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    Nope, it's not. If you were averaging say, 18mph before the weight loss and now you're averaging 18.1 mph, you were previously covering a mile every 3.33 minutes...therefore 10 miles was taking you 33.33 minutes.

    Now you cover a mile every 3.31 minutes so you cover ten miles in 33.15 miles.

    When the 18mph you completes 10 miles in 33.33 minutes, the 18.1mph you will have completed 10.054 miles. The faster you would be 285.12 feet ahead or just over 95 yards...not a mile!
     
  9. MichaelB

    MichaelB New Member

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    It shouldn't have a big effect. Your weight will increase your inertia and rolling resistance and slightly increase the torque required to turn the bearings but these are small power losses at your top speed. The greatest use of you power is overcoming the drag force created by the air.

    at any time:

    F(provided by you) = d/dt (mv) + Frr + Faero = ma + Frr + Faero (for constant mass)

    m - mass
    a - acceleration
    Frr - rolling resistance
    Faero - aerodynamic parasitic drag force

    Frr = aV where a is some constant

    Faero = bV^2 - where b is almost constant

    So from the formula above; (assuming you produce a constant force) Frr and Faero will be zero at rest so:

    V = 0

    F = ma

    therefore

    a = F/m to give your acceln

    When you are at your top speed a = 0 (because you no longer accelerate)

    F = Frr + Faero

    As Faero is proportional to V^2 this will be the dominating term at high speed (so long as a is of similar magnitude to b). Therefore your mass is no longer a highly important factor in fact your Drag Co-efficient Cd is most important because reducing this will give the greatest increase in speed.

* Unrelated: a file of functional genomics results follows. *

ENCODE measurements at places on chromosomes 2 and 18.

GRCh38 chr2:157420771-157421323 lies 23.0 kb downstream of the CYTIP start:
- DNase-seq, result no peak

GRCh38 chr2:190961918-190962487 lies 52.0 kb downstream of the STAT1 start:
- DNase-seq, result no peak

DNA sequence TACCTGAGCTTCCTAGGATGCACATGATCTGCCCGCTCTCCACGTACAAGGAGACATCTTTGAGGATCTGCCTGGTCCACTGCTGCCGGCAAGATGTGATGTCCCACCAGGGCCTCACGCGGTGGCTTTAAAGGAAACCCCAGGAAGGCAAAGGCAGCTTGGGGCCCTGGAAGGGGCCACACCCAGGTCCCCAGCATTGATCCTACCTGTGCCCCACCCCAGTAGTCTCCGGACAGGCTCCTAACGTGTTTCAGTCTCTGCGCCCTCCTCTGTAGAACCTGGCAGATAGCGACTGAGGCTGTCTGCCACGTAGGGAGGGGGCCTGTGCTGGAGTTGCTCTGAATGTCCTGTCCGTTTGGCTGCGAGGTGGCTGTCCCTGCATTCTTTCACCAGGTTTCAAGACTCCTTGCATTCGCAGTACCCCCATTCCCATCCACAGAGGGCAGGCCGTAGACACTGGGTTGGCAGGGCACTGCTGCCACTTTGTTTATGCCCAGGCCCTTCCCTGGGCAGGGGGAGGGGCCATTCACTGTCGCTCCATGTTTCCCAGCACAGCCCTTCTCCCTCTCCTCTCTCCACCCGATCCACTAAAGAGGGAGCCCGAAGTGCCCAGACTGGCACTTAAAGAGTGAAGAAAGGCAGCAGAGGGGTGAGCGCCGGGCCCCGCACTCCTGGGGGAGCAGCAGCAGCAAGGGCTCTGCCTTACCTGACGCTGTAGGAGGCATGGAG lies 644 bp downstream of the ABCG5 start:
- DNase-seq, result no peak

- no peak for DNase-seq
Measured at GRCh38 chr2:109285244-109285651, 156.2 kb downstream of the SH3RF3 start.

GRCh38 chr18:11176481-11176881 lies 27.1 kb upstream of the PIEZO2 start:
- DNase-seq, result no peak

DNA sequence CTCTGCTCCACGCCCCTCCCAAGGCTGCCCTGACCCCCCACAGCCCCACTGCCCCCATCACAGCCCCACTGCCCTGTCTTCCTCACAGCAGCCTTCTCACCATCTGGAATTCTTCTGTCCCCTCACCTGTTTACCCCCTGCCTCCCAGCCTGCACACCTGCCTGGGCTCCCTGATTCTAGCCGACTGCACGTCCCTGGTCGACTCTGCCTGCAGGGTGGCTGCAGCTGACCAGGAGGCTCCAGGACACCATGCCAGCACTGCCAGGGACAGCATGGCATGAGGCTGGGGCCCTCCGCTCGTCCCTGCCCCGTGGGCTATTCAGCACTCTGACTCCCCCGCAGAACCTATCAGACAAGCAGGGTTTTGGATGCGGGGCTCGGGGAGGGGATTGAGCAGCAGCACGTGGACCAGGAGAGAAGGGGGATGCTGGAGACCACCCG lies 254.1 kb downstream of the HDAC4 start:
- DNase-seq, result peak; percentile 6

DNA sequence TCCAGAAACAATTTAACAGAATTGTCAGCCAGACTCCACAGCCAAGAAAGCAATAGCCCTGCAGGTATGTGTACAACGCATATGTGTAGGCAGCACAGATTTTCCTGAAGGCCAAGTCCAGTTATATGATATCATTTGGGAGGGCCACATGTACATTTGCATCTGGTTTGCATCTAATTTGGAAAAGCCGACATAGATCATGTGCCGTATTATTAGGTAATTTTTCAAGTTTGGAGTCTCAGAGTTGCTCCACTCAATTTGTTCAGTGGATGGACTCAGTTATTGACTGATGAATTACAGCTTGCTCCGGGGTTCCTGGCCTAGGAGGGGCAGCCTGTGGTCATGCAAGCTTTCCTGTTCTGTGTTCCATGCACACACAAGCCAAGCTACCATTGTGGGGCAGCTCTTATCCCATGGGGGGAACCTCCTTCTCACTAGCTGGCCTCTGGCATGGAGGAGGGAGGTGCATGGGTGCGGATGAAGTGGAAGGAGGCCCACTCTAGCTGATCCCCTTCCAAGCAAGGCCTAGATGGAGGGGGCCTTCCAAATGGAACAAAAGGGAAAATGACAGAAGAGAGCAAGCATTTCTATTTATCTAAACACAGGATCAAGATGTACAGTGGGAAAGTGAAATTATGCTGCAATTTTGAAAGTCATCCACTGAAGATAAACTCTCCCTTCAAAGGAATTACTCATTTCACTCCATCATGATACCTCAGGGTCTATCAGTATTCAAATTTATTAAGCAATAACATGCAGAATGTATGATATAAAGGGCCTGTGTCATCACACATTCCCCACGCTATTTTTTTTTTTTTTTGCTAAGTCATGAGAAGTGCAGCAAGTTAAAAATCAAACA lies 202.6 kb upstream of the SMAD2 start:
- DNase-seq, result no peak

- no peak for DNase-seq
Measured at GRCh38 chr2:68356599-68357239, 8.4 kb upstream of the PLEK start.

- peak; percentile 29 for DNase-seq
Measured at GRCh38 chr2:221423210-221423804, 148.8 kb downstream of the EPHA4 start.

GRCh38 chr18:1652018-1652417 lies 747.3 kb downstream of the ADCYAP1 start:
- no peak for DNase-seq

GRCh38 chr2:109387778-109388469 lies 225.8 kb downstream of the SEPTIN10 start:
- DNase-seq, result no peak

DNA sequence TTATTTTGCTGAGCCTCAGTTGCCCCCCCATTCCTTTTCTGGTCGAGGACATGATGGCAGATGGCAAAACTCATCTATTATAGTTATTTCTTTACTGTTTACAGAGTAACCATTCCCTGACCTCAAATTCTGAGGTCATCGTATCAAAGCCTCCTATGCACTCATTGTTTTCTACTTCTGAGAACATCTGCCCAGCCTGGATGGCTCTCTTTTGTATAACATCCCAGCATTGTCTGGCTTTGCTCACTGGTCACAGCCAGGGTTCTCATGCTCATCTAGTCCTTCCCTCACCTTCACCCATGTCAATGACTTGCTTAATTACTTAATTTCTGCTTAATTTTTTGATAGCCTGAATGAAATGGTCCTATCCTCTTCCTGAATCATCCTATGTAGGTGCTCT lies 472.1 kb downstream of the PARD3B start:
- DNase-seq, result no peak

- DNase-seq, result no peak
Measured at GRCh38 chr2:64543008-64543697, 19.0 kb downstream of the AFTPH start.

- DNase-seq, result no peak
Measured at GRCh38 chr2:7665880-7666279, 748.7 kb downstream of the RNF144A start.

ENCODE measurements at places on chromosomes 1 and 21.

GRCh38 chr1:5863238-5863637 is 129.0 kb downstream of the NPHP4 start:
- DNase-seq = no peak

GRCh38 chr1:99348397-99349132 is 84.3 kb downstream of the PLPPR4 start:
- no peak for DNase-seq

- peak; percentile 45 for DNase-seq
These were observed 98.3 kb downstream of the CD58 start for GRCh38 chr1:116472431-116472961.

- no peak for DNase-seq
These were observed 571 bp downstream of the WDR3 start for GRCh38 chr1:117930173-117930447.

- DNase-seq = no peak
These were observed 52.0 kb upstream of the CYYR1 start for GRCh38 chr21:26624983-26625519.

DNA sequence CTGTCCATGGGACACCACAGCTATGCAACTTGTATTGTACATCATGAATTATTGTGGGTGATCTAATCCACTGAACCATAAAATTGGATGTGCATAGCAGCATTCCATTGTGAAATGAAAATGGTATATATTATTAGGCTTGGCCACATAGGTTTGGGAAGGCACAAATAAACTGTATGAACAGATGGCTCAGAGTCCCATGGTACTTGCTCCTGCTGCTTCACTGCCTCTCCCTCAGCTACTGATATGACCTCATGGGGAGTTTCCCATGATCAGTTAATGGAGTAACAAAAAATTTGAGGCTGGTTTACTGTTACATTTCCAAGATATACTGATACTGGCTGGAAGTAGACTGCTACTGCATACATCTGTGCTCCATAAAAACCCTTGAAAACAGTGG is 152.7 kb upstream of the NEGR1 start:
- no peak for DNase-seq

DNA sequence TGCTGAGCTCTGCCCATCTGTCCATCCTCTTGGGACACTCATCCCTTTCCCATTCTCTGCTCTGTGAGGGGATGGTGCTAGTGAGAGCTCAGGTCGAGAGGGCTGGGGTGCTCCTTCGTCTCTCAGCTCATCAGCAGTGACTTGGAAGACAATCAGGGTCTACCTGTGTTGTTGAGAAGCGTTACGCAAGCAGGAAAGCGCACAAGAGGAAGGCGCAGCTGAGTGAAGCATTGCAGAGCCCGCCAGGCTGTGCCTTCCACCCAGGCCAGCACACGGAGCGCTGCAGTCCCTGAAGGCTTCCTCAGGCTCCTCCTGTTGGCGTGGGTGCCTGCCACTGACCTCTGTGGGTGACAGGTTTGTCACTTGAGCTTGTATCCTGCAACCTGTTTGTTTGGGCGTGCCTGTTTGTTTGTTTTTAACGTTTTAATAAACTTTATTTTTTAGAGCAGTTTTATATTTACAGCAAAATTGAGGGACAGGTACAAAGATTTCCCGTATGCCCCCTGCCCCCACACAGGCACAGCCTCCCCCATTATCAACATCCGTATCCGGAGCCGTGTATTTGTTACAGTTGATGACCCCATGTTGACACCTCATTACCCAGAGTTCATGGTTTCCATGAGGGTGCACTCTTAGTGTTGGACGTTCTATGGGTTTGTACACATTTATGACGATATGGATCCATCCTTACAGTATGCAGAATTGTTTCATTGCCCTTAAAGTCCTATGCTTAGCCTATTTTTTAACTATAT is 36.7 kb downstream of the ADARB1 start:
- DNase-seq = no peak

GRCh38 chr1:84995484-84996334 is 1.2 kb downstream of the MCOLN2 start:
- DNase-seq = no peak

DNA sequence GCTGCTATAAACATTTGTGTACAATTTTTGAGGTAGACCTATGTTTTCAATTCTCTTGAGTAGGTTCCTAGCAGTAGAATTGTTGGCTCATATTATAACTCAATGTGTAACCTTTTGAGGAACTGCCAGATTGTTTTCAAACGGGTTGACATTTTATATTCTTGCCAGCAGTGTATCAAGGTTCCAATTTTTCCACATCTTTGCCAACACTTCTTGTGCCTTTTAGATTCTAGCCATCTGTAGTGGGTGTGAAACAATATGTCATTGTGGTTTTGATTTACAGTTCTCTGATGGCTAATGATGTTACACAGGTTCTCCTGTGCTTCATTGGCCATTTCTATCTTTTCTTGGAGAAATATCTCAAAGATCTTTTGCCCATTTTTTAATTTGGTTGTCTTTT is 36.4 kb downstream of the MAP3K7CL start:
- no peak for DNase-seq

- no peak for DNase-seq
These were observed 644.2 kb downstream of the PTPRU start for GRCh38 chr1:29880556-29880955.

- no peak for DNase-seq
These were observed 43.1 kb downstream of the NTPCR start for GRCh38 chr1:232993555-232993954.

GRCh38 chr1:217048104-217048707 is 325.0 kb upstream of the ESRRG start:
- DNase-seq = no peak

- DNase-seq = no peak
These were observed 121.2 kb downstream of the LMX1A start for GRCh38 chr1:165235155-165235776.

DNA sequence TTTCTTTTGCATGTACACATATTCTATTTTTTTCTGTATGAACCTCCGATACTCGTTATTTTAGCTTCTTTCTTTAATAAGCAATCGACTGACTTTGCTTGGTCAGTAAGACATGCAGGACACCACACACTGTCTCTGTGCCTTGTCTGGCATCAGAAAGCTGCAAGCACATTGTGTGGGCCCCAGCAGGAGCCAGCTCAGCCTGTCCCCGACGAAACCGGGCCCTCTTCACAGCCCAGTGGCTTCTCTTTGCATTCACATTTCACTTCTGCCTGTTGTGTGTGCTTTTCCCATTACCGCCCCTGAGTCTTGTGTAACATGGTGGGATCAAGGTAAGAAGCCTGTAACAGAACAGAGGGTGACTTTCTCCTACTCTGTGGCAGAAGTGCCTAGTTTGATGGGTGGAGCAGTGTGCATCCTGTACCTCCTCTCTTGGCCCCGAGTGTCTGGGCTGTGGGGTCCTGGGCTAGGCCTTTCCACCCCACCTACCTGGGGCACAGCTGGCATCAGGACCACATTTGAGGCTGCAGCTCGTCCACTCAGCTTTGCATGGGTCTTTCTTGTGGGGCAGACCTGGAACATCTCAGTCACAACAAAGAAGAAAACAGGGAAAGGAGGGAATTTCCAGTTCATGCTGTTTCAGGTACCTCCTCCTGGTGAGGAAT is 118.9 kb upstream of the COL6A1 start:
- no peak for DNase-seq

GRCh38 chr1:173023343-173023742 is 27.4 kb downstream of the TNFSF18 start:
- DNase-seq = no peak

Faero = 0.5*A*density*Cd*V^2

    So to go quicker your frontal area A can be reduced i.e. putting your head down. You could also ride through helium whic has a lower density and more significantly viscosity (viscosity affects Cd).

    You can get an approximate indication of your power output from:

    P - power
    d - distance travelled

    P = d/dt(W)

    Integral of W dt is energy so

    Average P = E/t E is energy due to work and t is time taken

    With reference to earlier discussion about forces and noting that energy is F*distance - as long as speed is low then Frr and Faero is almost zero and thus no energy is used to overcome them. Therefore the force supplied by you is almost entirely going into your acceleration

    i.e. F = ma

    So below 10 mph all the energy you produce is approximately used for your acceleration

    Therefore;

    If starting from 0mph and ending up at Vmph in time t

    P(av) = (1/2*m*V^2)*(1/t) n.b. V in metres/second = 4/9 * mph

    I think I could get to 15mph from 5mph in a second without drag so (me and my bike weigh about 75kg);

    P = 0.5*75*4/9*4/9*15*15*1/1 - 0.5*75*4/9*4/9*5*5*1/1
    1.5kw = 2hp

    Dont forget 1hp is the weight vs time a horse can lift whilst standing up, not including its own weight, so this seems reasonable.
     
  10. MichaelB

    MichaelB New Member

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    It shouldn't have a big effect. Your weight will increase your inertia and rolling resistance and slightly increase the torque required to turn the bearings but these are small power losses at your top speed. The greatest use of you power is overcoming the drag force created by the air.

    at any time:

    F(provided by you) = d/dt (mv) + Frr + Faero = ma + Frr + Faero for constant mass

    m - mass
    a - acceleration
    Frr - rolling resistance
    Faero - aerodynamic parasitic drag force

    Frr = aV where a is some constant

    Faero = bV^2 - where b is almost constant

    So from the formula above; (assuming you produce a constant force) Frr and Faero will be zero at rest so:

    V = 0

    F = ma